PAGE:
04/22/10 7:07 PM ET
Joyce sees Dr. Andrews
Outfielder to rehab strained right elbow in St. Petersburg
By Bill Chastain / MLB.com
Joyce entered Spring Training as a serious candidate to claim the right-field job, but his elbow problem prevented him from making hard throws. He has been able to hit all along.
Crawford working to improve bunting
CHICAGO -- American League teams are likely shuddering at the fact that Carl Crawford has been working on his bunting, which should make the speedster even more dangerous when he's up to bat.
Crawford bunted for base hits several times during Spring Training and he currently leads the team with two sacrifice bunts this season.
"It's the threat of the bunt that matters," Rays manager Joe Maddon said. "By the threat of the bunt, they have to play their infielders in, because Carl's gotten to the point now where he understands how to get an infield hit, too.
"If that third baseman's able to play wherever he wants to that could cut off some hits. If that first baseman is able to play wherever he wants to, that could cut off some hits, too. Whether he's able to get them down or not, it's a matter of them thinking that he can that matters."
Crawford has noticed that opposing defenses are playing him in.
"After strike one, then they go back," Crawford said. "They already know I'll bunt because in Spring Training I showed it a lot."
Maddon said if Crawford becomes a good bunter, he could add anywhere from 10 to 20 points to his batting average.
"It's something that's not really taught a lot," Maddon said. "He came from high school to professional ball and it wasn't a big part of his game. He was more concerned about building up other components of his game and he has. And now, I think starting last year, he started realizing what he could do if he started getting better at that."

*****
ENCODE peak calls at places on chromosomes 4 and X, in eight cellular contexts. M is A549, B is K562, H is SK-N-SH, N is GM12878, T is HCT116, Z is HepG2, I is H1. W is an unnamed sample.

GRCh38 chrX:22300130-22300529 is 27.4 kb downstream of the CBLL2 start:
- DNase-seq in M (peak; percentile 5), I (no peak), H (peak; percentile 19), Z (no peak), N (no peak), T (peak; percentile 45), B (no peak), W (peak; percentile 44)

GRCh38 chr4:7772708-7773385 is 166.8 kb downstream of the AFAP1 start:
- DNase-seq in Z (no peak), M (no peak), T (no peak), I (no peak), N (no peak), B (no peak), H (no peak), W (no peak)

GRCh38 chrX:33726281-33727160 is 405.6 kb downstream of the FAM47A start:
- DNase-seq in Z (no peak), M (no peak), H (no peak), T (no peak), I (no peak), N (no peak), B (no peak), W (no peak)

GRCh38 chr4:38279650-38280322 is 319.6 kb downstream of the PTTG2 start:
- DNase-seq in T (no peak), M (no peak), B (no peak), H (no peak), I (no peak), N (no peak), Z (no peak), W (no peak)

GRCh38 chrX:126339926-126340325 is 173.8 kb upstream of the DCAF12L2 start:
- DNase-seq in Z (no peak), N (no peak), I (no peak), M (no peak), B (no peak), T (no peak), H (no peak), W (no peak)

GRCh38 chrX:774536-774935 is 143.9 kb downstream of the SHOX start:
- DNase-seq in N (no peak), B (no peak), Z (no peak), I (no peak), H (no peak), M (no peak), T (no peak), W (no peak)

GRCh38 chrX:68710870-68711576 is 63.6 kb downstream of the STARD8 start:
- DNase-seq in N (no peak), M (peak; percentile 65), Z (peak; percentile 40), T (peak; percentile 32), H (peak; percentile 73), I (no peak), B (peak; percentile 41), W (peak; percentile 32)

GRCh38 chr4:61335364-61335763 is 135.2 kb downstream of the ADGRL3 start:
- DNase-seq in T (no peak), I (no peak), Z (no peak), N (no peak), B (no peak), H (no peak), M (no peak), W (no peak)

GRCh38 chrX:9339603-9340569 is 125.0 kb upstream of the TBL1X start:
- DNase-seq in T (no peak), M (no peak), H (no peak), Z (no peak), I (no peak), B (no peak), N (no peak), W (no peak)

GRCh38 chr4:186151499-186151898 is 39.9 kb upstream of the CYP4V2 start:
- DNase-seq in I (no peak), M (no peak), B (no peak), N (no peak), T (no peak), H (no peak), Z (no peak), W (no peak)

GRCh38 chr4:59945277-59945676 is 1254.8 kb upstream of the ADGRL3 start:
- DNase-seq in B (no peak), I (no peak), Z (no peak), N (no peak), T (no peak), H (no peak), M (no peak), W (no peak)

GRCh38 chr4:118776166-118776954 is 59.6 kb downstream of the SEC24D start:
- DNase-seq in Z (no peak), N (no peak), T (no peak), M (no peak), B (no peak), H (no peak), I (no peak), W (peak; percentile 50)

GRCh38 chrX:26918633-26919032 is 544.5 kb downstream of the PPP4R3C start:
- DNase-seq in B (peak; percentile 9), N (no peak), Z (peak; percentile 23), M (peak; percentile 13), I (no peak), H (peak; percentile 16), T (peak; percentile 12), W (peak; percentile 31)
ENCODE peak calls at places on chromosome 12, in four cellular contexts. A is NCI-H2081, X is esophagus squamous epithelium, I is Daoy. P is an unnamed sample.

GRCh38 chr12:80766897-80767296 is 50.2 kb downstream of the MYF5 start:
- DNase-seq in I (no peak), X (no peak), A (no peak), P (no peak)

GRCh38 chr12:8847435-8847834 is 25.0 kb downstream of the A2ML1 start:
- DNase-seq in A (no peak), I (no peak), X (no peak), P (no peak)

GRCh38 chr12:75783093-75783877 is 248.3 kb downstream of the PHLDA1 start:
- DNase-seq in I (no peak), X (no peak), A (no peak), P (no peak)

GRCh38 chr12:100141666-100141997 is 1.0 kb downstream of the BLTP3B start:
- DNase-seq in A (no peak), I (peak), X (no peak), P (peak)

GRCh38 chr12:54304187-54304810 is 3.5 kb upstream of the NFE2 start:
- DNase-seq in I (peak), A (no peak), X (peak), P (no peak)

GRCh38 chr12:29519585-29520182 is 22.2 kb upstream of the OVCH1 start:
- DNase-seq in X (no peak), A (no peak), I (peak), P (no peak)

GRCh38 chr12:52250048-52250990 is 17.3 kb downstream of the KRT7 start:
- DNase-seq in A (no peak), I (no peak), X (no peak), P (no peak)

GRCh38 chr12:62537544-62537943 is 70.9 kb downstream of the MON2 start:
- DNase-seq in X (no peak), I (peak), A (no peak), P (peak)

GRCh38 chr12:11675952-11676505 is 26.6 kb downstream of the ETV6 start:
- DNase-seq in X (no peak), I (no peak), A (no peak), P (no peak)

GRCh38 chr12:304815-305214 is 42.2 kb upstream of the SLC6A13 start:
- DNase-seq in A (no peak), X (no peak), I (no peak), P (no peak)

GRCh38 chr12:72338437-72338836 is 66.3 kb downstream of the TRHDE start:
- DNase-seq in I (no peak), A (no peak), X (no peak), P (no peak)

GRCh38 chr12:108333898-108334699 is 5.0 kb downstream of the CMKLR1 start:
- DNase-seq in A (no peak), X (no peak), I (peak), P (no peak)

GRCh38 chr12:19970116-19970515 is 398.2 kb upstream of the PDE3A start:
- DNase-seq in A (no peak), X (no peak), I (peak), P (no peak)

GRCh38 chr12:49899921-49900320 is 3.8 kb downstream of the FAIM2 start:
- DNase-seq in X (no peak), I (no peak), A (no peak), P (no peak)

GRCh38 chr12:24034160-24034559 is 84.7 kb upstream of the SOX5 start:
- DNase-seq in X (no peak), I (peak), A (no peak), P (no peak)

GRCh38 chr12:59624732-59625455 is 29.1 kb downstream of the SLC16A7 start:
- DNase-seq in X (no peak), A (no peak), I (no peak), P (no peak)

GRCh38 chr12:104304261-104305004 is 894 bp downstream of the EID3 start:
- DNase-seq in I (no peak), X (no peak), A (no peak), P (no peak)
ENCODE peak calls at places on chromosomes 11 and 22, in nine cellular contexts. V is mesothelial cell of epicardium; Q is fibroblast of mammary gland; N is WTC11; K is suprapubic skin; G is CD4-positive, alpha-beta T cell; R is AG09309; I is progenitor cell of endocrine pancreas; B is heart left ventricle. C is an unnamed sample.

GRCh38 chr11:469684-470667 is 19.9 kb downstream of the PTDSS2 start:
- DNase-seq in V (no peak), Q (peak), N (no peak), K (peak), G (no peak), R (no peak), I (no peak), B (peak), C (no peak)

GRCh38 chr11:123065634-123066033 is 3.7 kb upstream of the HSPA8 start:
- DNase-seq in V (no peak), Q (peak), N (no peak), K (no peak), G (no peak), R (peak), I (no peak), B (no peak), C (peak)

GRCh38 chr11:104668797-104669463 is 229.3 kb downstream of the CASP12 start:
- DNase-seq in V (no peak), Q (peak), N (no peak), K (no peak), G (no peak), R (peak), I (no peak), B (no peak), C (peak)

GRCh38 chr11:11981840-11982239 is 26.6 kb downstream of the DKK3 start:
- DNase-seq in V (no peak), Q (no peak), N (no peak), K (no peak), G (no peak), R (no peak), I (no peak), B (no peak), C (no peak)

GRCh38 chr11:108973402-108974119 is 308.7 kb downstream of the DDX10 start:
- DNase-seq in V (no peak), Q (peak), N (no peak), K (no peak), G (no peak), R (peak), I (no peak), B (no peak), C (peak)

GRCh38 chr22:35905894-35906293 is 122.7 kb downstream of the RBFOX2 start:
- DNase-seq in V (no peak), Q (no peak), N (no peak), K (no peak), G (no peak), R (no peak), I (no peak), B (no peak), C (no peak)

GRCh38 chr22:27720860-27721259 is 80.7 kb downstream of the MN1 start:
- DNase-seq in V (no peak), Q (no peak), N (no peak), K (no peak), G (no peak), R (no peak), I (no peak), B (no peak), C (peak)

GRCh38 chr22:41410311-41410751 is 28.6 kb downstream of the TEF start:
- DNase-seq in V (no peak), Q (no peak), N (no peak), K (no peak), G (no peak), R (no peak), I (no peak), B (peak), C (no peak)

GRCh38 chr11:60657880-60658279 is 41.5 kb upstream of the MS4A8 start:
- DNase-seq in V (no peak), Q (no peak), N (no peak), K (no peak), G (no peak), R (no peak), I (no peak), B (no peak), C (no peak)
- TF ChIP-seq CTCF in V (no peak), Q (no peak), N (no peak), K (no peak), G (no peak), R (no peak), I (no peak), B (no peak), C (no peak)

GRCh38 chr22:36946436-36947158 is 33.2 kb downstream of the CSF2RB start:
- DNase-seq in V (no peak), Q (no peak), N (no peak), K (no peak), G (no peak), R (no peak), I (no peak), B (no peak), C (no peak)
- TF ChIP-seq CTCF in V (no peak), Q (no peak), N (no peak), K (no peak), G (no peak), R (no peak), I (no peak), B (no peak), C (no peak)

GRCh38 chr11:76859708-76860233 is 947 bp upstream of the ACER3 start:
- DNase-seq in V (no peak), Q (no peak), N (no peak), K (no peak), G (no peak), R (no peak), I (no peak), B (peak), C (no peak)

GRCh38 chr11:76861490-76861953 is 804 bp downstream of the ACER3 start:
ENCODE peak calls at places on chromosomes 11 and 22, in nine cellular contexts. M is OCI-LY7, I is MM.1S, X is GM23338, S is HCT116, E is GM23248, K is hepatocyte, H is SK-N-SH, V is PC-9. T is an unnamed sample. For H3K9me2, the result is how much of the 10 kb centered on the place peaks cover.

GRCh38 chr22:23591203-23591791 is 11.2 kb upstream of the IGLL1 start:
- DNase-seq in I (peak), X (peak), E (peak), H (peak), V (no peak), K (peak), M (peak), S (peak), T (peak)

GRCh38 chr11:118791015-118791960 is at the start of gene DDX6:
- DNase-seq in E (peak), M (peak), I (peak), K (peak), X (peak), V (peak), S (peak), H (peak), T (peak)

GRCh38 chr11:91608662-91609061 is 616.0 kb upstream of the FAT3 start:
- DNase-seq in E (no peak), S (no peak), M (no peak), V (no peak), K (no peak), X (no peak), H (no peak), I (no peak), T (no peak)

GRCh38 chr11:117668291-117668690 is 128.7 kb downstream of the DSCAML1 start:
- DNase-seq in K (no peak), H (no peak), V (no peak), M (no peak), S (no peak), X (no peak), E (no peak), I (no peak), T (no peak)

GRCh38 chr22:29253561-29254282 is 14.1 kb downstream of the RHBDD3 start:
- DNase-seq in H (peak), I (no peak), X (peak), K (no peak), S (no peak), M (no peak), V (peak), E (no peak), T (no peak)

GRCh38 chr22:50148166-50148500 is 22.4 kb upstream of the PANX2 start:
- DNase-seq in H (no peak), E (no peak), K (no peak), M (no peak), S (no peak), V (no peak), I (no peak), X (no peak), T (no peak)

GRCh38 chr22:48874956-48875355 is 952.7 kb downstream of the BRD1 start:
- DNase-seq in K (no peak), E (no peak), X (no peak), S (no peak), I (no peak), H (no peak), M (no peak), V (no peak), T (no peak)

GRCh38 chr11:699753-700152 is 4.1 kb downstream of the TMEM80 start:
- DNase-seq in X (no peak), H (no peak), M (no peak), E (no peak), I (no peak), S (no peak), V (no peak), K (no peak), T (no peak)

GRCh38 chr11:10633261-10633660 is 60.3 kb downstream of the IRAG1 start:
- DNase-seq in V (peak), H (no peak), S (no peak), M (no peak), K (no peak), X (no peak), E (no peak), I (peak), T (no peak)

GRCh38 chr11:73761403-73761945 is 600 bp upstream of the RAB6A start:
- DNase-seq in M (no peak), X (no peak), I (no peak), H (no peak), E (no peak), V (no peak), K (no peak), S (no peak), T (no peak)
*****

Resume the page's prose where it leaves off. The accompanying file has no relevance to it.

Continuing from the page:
Maddon credited outfield coach Davey Martinez for working with Crawford on his bunting in the spring.
"And it already has paid dividends for us this year, and for him," Maddon said. "I also believe that when you do do that, you track the ball better and I think in some obscure way it helps you track the ball better and hit to the opposite field. Look at the home run he hit [Tuesday night]. That's the beauty of him. This rare breed of speed and power, and now finesse, too."
Crawford is the total professional and is constantly working to better himself in areas he feels like he's lacking.
"Bunting, I probably could get better at it," Crawford said. "Because when you look at my game and try to find the one little thing that I don't do. That's probably the one thing you can look at and say, 'He can work on that.' Yeah, I probably can get better on that.
"I'll work on it. It's just one of those things where I still haven't figured it all out just yet."
More about Wednesday night
CHICAGO -- Wednesday night's 12-0 victory was the Rays' largest shutout win on the road in club history, surpassing the 11-0 win at Fenway Park on Sept. 27, 2006. The Rays' biggest shutout victory overall is a 13-0 drubbing of the Red Sox on April 30, 2009.
In addition, according to the Elias Sport Bureau, Mark Buehrle's six runs allowed were the most runs allowed by a pitcher in his first start against a team after he threw a no-hitter or perfect game against it since A.J. Burnett surrendered seven runs to the Padres on Aug. 27, 2001. Burnett tossed a no-hitter vs. the Padres in his prior start against them on May 12, 2001.
Willy Aybar is home in St. Petersburg after leaving the team to be present for the birth of his son. He is expected to be back with the team Friday night. ... Manager Joe Maddon said there is nothing new or different with J.P. Howell, who is rehabbing his tired left shoulder, and that everything is fine. ... Entering Thursday night's game, Rays hitters had a .328 batting average with runners in scoring position, the top mark in the Major Leagues. ... At 11-4, the Rays are off to their best start in club history. The Rays did not win their 11th game last season until May 3. They were 9-14 last April. ... Saturday night's Rays-Blue Jays contest will not be televised. John Fogerty will be performing in concert.
Bill Chastain is a reporter for MLB.com. This story was not subject to the approval of Major League Baseball or its clubs.